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Los impactos de ese protagonismo social se hicieron más evidentes en las comunidades indígenas Zenú de San Andrés de Sotavento y Tuchín donde la creación de grupos de teatro como “Zenufaná” o la participación de muchos de estos jóvenes en la programación de la emisora de radio indígena local han sido excelentes pretextos para que en algunas escuelas y colegios de la región se hayan creado por iniciativa de los mismos estudiantes y de algunos profesores nuevos colectivos o grupos de teatro, de periodistas radiales.

Estaos colectivos y actividades están ayudando a cambiar no solo la relación autoritaria y fría que antes existía en el sistema educativo regional, sino, también, las actitudes apáticas e indiferentes de los jóvenes ante las iniciativas y proyectos que intentan fortalecer el trabajo comunitario y la identidad cultural en las comunidades Zenú.

A pesar de las dificultades causadas por la pandemia como el confinamiento y el cierre durante algunos meses de aeropuertos y carreteras en el país, logramos, con mucha creatividad, a través de las tecnologías virtuales, seguir realizando talleres y capacitaciones con los grupos de jóvenes, especialmente con los indígenas.

De esa manera, las jóvenes lograron producir un ciclo de videos (grabados con sus celulares y luego editados en los computadores de CEPALC) sobre los derechos sexuales y reproductivos de las mujeres. El ciclo que está en YouTube tiene el nombre de “NUESTRAS VIDAS IMPORTAN”.

CAPÍTULO 1: https://www.youtube.com/watch?v=DRL1YfhCyRo&t=1s

CAPÍTULO 2: https://www.youtube.com/watch?v=WU7PBwS4TdY

CAPÍTULO 3: https://www.youtube.com/watch?v=D1mq3-5g36g&t=2s

CAPÍTULO 4: https://www.youtube.com/watch?v=WfN51h8mKvE

 Igualmente, se grabó una obra de teatro sobre el mito indígena Zenú del “gritón”, escenificada por jóvenes y niños que han participado en los talleres de CEPALC. El proceso de grabación se hizo con los equipos que los jóvenes tenían localmente y la edición final se realizó con los equipos de CEPALC.

En los talleres y, en general, en todos los procesos de capacitación estamos haciendo énfasis en visibilizar a las llamadas minorías étnicas, religiosas, culturales, sexuales y sus luchas por el reconocimiento o restauración de sus derechos.

Con los jóvenes analizamos estas situaciones de discriminación y exclusión y llegamos a una conclusión: Si queremos construir paz y democracia en Colombia, tenemos que superar las discriminaciones y la exclusión social que estos grupos padecen.

Links:

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Covid 19 has hit Colombia and the department of Córdoba, indigenous councils San Andrés and Tuchín have not saved an epidemic. Although school activities are closed, children from indigenous communities, with the help of CEPALC teachers and advisers, have been conducting virtual workshops on childhood rights, creating theater plays about indigenous values, traditions and culture of peace.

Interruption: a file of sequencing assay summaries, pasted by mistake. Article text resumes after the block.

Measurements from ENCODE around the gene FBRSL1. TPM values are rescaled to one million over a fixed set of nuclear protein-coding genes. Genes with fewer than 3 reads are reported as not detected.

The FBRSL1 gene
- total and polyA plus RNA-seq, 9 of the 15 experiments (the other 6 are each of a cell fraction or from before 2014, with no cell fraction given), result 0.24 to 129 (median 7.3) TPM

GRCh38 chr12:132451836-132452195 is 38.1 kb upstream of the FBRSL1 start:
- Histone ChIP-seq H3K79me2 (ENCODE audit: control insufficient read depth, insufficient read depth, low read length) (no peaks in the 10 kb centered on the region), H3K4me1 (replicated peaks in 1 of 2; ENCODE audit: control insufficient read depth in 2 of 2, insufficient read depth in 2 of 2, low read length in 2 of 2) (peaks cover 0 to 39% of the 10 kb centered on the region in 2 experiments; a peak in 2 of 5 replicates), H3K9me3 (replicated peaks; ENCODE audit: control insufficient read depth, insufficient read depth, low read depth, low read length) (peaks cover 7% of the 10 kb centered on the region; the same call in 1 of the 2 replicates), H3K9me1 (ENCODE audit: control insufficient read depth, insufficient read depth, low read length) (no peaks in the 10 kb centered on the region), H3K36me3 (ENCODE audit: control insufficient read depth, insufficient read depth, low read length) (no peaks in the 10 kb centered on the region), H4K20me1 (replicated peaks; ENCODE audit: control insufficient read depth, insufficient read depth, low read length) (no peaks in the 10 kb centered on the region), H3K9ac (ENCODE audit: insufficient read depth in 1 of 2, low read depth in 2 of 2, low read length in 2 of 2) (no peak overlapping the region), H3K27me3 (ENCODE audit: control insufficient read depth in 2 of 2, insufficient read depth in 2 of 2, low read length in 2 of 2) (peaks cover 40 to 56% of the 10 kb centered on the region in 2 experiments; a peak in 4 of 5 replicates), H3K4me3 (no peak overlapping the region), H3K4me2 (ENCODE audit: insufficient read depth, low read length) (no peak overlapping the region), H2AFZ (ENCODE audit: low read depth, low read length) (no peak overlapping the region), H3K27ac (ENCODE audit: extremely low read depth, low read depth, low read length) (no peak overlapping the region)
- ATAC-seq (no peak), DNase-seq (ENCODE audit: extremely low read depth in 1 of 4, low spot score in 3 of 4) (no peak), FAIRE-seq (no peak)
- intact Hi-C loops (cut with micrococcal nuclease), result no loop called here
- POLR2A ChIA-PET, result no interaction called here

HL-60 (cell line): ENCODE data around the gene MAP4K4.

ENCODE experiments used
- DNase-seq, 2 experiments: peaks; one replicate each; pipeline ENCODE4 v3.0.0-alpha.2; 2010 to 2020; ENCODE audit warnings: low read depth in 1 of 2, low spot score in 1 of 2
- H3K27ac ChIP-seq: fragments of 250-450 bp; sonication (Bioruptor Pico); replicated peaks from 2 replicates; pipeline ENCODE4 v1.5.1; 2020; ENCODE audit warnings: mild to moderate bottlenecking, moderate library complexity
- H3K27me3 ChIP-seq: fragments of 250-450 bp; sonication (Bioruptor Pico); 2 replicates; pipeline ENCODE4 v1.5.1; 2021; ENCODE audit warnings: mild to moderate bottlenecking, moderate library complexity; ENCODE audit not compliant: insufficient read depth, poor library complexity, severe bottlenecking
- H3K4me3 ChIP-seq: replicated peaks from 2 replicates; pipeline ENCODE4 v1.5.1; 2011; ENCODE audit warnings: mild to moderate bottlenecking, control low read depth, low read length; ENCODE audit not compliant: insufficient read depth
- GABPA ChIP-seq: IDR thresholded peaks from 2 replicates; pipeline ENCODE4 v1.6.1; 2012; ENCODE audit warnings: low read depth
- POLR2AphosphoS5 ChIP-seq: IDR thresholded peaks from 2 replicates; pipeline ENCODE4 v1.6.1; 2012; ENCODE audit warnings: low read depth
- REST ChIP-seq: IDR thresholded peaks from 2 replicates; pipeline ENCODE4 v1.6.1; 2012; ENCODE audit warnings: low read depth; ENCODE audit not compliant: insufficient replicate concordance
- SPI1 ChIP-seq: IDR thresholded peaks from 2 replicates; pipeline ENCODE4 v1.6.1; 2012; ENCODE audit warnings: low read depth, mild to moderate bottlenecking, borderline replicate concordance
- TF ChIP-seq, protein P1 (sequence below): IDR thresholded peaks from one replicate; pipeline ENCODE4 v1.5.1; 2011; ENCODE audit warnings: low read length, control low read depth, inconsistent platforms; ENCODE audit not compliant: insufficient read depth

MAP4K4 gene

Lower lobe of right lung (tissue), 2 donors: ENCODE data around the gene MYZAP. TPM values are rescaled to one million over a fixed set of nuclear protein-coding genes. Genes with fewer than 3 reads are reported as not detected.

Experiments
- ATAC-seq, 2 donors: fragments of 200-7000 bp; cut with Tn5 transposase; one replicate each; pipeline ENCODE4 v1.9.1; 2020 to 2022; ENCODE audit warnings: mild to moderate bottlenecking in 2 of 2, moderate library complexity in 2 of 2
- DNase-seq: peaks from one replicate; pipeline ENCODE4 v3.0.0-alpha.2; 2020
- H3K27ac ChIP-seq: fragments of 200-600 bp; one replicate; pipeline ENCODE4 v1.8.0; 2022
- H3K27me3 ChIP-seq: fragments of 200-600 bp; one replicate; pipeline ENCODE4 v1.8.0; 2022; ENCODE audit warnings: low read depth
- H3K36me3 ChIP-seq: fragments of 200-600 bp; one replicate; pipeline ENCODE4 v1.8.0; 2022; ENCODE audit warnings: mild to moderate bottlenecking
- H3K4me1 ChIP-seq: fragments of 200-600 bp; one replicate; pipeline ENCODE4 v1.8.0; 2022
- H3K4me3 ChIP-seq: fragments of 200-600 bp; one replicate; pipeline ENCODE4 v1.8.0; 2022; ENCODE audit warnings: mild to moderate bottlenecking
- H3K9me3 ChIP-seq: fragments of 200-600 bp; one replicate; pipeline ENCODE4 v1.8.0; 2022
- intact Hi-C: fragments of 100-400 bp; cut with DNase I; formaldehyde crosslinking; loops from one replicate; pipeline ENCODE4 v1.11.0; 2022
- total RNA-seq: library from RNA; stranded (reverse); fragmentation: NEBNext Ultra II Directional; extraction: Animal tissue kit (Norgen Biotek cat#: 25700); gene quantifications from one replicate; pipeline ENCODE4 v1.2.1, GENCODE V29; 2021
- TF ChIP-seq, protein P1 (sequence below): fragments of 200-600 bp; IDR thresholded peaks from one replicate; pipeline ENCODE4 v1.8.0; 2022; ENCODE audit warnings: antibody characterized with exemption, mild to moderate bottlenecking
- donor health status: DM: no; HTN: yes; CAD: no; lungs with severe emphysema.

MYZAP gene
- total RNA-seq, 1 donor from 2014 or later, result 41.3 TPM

With cell phones children are recording theater scenes one by one and then at CEPALC we are editing video with more technical resources.
Indigenous children do not lose hope despite the many difficulties that are occurring in communities due to pandemic: more unemployment, people infected with disease, region isolation, closing of schools and colleges.
With our project using electronic media technology, children continue to work for peace and a society based on values, justice and peace.

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Indigenous children from the Zenú communities have continued making radio programs through cell phones. Although their regions, their communities are isolated to avoid contagion covid 19, children are so motivated by their radio practices, by desire to communicate their ideas, their thoughts, their concepts about new social realities created by disease in our country.


Before a pandemic began in Colombia, indigenous children in collaboration with school teachers created a school radio station through which they began to broadcast programs on human rights, peace, women's rights, nature protection.

Theater groups were also participating creating plays about respect for cultural, religious and social diversity.

Children Zenú communities do not lose hope; remain committed to helping build a better world, a world of justice and peace.

Children are empowering as true rights subjects. They have developed communication, social, and artistic skills. Rights, your rights, let be empty words for them, for their families. Families begin to be positively influenced by changes that occur in children's behavior and thinking

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Organization Information

El Centro Popular para America Latina de Comunicacion

Location: Bogota - Colombia
Website:
Facebook: Facebook Page
Twitter: @CEPALCOLOMBIA
Project Leader:
Hannah Reasoner
Bogota, Colombia
$6,333 raised of $10,000 goal